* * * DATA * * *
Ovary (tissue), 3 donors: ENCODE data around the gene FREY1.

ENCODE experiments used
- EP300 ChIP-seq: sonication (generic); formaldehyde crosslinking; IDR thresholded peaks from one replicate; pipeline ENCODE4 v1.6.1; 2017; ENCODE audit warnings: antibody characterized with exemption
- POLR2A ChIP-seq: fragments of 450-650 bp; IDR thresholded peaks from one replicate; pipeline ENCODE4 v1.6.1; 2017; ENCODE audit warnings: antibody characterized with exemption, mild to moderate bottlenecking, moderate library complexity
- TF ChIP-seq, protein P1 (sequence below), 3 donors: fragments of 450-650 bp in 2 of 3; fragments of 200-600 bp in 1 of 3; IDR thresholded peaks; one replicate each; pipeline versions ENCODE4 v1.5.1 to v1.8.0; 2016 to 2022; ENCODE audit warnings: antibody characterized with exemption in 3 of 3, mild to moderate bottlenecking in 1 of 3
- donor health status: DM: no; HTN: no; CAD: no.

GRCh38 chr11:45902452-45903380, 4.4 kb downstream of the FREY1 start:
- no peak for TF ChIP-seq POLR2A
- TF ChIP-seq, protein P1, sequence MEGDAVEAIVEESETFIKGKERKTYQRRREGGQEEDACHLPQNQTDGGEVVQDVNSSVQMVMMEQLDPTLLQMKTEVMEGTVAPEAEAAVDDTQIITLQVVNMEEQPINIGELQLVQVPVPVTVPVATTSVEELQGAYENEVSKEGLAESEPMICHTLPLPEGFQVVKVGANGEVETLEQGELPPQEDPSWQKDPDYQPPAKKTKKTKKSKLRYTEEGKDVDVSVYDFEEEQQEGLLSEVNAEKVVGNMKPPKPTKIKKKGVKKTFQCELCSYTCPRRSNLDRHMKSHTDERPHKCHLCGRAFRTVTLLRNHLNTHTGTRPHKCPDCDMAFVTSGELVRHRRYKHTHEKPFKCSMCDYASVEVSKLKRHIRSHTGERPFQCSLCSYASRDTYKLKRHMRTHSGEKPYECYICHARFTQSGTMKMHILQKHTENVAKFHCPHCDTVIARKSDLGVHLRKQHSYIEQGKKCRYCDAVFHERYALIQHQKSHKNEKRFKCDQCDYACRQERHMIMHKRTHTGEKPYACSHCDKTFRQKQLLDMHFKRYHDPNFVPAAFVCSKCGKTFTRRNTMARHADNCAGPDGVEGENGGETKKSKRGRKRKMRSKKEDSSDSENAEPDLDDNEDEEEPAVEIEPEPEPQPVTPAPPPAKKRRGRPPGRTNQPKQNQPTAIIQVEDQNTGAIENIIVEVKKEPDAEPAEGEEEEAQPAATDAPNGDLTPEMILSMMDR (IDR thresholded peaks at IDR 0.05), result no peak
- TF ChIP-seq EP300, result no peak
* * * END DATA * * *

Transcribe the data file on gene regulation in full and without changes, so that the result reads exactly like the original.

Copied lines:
Ovary (tissue), 3 donors: ENCODE data around the gene FREY1.

ENCODE experiments used
- EP300 ChIP-seq: sonication (generic); formaldehyde crosslinking; IDR thresholded peaks from one replicate; pipeline ENCODE4 v1.6.1; 2017; ENCODE audit warnings: antibody characterized with exemption
- POLR2A ChIP-seq: fragments of 450-650 bp; IDR thresholded peaks from one replicate; pipeline ENCODE4 v1.6.1; 2017; ENCODE audit warnings: antibody characterized with exemption, mild to moderate bottlenecking, moderate library complexity
- TF ChIP-seq, protein P1 (sequence below), 3 donors: fragments of 450-650 bp in 2 of 3; fragments of 200-600 bp in 1 of 3; IDR thresholded peaks; one replicate each; pipeline versions ENCODE4 v1.5.1 to v1.8.0; 2016 to 2022; ENCODE audit warnings: antibody characterized with exemption in 3 of 3, mild to moderate bottlenecking in 1 of 3
- donor health status: DM: no; HTN: no; CAD: no.

GRCh38 chr11:45902452-45903380, 4.4 kb downstream of the FREY1 start:
- no peak for TF ChIP-seq POLR2A
- TF ChIP-seq, protein P1, sequence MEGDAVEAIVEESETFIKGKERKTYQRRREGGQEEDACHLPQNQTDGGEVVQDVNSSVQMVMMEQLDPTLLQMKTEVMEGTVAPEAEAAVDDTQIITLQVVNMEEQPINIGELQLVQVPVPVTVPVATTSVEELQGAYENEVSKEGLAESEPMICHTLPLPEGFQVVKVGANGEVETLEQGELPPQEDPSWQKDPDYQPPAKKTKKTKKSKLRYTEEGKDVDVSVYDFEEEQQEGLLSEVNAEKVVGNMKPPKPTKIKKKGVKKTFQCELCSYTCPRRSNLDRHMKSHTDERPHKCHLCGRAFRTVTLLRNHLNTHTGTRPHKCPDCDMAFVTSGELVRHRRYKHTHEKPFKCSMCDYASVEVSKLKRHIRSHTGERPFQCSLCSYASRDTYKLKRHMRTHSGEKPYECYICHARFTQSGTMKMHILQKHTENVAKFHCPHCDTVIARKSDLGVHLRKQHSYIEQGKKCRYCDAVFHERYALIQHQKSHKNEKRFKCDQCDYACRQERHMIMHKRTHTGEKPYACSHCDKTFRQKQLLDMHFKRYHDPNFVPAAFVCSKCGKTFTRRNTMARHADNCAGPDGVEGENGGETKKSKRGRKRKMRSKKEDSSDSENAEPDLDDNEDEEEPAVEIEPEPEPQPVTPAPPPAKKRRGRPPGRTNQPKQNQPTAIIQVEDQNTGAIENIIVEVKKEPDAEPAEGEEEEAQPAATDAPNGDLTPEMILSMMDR (IDR thresholded peaks at IDR 0.05), result no peak
- TF ChIP-seq EP300, result no peak